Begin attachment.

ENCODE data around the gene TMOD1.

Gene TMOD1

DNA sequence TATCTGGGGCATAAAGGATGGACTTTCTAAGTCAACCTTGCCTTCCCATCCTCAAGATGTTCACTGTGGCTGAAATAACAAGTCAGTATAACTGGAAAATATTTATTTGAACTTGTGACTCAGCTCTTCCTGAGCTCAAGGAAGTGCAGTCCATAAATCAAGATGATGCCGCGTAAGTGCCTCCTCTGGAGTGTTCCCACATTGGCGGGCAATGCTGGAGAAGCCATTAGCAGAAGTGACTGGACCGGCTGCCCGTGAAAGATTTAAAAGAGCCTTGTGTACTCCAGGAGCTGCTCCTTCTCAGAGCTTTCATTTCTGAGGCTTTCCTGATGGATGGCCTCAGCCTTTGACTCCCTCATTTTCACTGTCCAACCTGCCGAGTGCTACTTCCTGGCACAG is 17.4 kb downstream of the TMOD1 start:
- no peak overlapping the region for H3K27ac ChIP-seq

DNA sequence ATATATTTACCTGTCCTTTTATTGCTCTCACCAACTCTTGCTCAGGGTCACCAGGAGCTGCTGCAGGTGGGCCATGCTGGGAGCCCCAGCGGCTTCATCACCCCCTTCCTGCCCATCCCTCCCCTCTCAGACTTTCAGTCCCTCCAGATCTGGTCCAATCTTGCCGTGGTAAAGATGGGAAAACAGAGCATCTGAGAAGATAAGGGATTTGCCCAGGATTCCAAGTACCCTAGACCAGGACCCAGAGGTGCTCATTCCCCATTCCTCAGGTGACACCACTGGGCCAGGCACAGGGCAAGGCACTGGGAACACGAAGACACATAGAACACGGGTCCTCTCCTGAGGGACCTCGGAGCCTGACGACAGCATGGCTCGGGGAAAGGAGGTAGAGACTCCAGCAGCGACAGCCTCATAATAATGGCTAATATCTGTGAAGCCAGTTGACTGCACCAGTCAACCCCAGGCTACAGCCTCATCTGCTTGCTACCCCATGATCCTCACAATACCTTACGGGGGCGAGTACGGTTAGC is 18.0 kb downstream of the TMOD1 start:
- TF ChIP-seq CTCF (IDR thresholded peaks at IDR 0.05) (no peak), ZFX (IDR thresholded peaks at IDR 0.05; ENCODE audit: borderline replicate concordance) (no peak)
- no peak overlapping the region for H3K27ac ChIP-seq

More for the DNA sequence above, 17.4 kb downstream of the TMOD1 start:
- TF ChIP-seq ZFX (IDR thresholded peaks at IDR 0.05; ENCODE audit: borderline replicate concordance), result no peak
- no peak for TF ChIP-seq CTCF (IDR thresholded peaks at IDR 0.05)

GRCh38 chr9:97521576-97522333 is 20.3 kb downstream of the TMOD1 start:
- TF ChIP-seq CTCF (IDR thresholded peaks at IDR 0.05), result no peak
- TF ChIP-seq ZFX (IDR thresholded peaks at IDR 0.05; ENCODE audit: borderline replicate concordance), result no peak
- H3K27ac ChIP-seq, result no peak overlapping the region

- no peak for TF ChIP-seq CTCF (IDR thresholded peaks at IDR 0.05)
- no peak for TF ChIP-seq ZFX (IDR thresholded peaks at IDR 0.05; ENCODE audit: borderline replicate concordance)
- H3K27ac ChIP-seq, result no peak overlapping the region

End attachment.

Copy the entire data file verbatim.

ENCODE data around the gene TMOD1.

Gene TMOD1

DNA sequence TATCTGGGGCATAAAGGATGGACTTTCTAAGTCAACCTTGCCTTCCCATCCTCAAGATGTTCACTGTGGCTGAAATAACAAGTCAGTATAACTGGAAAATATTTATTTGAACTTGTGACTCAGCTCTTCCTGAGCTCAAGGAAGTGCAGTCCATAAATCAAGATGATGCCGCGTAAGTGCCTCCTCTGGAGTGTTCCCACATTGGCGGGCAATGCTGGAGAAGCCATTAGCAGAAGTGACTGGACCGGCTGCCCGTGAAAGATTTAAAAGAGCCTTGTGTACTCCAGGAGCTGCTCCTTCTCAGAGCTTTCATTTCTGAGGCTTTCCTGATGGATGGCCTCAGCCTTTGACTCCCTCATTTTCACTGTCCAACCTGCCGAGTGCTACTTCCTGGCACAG is 17.4 kb downstream of the TMOD1 start:
- no peak overlapping the region for H3K27ac ChIP-seq

DNA sequence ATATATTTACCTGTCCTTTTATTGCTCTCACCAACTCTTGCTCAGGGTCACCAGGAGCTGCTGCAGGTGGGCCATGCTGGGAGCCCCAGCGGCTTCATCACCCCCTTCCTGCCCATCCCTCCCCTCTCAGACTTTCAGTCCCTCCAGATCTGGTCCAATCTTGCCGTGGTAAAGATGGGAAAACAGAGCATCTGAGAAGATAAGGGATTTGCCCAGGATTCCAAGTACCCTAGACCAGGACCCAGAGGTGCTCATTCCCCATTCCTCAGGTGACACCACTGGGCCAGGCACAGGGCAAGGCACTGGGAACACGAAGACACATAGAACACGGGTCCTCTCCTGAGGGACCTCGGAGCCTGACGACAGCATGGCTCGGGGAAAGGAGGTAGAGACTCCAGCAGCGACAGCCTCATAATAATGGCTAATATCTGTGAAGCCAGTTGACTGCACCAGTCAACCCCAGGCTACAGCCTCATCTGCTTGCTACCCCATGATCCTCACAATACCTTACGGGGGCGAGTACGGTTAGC is 18.0 kb downstream of the TMOD1 start:
- TF ChIP-seq CTCF (IDR thresholded peaks at IDR 0.05) (no peak), ZFX (IDR thresholded peaks at IDR 0.05; ENCODE audit: borderline replicate concordance) (no peak)
- no peak overlapping the region for H3K27ac ChIP-seq

More for the DNA sequence above, 17.4 kb downstream of the TMOD1 start:
- TF ChIP-seq ZFX (IDR thresholded peaks at IDR 0.05; ENCODE audit: borderline replicate concordance), result no peak
- no peak for TF ChIP-seq CTCF (IDR thresholded peaks at IDR 0.05)

GRCh38 chr9:97521576-97522333 is 20.3 kb downstream of the TMOD1 start:
- TF ChIP-seq CTCF (IDR thresholded peaks at IDR 0.05), result no peak
- TF ChIP-seq ZFX (IDR thresholded peaks at IDR 0.05; ENCODE audit: borderline replicate concordance), result no peak
- H3K27ac ChIP-seq, result no peak overlapping the region

- no peak for TF ChIP-seq CTCF (IDR thresholded peaks at IDR 0.05)
- no peak for TF ChIP-seq ZFX (IDR thresholded peaks at IDR 0.05; ENCODE audit: borderline replicate concordance)
- H3K27ac ChIP-seq, result no peak overlapping the region